The Motto, being developed by Chicago-based firm The Gettys Group, will add 116 rooms at the northeast corner of Washington and Meridian streets, just south of Monument Circle.
One block east, the 170-room Kimpton, by local firm Loftus Robinson, took a big step forward this month when it secured city approval for a new tax-increment-financing district. That project previously was thought to be in a holding pattern due to challenges for the developer on another hotel in Speedway.
Other projects have also made commitments in recent months to move ahead, including the InterContinental hotel on Market Street, just west of Monument Circle. Indianapolis-based Keystone Group received nearly $17 million from the city in early 2018 for that and another project focused on converting an office building to apartments.
That luxury hotel project has been quietly stewing for nearly three years, with work underway on some model rooms as well as the rooftop bar at Illinois and West Market streets. The hotel is expected to open by February 2024, when the city hosts the NBA All-Star Game, Keystone officials say.
“We are excited to bring a global brand hotel, the InterContinental, to the heart of Indianapolis, and we are optimistic as the hotel industry is starting to emerge from the COVID pandemic and we monitor the return of conventions and business travelers to downtown,” Jennifer Pavlik, vice president and chief of staff for Keystone, said in a statement.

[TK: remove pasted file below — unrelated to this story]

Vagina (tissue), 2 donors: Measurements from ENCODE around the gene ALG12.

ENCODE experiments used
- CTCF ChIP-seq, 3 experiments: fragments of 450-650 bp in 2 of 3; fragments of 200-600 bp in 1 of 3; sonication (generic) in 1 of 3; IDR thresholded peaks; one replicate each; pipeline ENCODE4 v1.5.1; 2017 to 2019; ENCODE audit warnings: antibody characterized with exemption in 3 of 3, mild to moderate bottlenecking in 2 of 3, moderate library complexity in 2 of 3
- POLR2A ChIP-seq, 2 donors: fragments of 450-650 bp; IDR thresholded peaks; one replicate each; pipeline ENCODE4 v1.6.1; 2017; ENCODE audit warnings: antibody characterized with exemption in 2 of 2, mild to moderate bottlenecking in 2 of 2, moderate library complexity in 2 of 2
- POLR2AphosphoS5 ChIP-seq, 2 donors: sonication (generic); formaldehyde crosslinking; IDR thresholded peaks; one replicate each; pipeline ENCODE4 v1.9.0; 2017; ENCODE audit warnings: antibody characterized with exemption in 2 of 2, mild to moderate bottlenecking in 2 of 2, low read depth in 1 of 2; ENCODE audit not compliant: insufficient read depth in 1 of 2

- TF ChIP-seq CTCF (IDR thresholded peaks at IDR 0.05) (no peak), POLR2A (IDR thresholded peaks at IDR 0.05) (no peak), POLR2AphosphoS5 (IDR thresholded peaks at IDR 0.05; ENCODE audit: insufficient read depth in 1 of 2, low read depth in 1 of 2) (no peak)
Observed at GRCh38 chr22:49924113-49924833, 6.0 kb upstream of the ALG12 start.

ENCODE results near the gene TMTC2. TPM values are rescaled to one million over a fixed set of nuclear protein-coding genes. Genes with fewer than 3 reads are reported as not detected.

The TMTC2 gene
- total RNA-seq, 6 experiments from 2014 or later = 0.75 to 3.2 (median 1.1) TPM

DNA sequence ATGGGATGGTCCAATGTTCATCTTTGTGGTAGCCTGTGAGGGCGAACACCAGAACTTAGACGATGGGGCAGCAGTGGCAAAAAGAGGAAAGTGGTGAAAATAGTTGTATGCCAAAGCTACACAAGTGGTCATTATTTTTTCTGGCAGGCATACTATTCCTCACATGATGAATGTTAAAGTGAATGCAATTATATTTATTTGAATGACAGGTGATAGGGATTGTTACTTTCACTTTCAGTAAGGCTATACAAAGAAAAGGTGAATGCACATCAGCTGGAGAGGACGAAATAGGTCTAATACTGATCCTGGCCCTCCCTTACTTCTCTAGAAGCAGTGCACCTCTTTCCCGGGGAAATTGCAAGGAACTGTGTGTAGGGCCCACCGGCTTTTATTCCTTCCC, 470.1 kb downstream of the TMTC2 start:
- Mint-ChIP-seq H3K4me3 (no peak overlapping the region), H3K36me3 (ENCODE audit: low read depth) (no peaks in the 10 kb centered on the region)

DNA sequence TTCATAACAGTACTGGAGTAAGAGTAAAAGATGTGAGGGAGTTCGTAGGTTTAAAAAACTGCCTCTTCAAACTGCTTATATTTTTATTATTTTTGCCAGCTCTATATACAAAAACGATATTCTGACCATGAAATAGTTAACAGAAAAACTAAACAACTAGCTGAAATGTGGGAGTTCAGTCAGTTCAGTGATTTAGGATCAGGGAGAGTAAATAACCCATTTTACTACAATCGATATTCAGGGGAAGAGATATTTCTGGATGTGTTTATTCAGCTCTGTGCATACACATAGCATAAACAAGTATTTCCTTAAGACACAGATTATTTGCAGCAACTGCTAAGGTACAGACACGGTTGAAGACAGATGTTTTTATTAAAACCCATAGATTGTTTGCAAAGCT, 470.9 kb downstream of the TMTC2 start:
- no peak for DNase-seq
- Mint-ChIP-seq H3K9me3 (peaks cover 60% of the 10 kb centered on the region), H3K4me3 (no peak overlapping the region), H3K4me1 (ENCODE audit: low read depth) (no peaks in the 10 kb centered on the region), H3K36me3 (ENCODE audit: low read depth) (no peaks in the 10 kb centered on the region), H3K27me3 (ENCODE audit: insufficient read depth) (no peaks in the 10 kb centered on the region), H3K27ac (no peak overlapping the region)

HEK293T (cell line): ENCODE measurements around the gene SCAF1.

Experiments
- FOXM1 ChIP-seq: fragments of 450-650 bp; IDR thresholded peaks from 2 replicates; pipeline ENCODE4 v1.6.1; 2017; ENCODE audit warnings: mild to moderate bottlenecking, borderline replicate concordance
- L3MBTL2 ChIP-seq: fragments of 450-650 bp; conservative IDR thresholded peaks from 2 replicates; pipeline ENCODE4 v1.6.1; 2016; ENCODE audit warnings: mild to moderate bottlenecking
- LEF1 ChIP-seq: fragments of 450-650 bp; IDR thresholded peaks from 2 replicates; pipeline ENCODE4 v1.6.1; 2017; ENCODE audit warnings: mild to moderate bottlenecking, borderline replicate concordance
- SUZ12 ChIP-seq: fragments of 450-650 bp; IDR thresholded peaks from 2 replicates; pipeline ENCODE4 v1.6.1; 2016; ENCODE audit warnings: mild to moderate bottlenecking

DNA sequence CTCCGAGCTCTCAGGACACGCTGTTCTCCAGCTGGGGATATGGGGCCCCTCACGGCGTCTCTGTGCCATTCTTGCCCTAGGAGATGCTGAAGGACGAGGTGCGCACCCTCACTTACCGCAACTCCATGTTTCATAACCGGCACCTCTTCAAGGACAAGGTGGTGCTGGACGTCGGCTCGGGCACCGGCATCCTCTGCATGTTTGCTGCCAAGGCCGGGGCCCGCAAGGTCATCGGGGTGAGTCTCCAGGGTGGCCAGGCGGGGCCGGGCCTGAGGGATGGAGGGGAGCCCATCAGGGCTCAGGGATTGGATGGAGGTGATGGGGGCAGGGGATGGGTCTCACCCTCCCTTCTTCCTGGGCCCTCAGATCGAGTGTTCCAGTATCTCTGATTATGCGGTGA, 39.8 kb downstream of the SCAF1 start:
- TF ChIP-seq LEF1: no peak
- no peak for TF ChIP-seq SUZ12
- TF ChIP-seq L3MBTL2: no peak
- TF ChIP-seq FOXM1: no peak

Hotel developers cite supply and labor shortages and inflation as challenges in keeping projects on track.
Many projects have skyrocketed in cost in recent years. For example, experts estimated before the pandemic that the Kimpton would cost $50 million to $60 million. The estimate is now $85 million.
And the Residence Inn planned for South Meridian Street by local restaurateur Brian Shapiro is expected to cost $57 million—when it was announced in 2019 (albeit as a different hotel flag and with fewer rooms), the projection was $25 million.
Mark Letscher, who leads the Midwest division of Dallas-based brokerage CBRE’s hotel advisory group, said the challenges in Indianapolis aren’t unique.
“On a post-pandemic basis, increasing construction costs have been a concern and [have] somewhat limited the pace of development” nationwide, he said.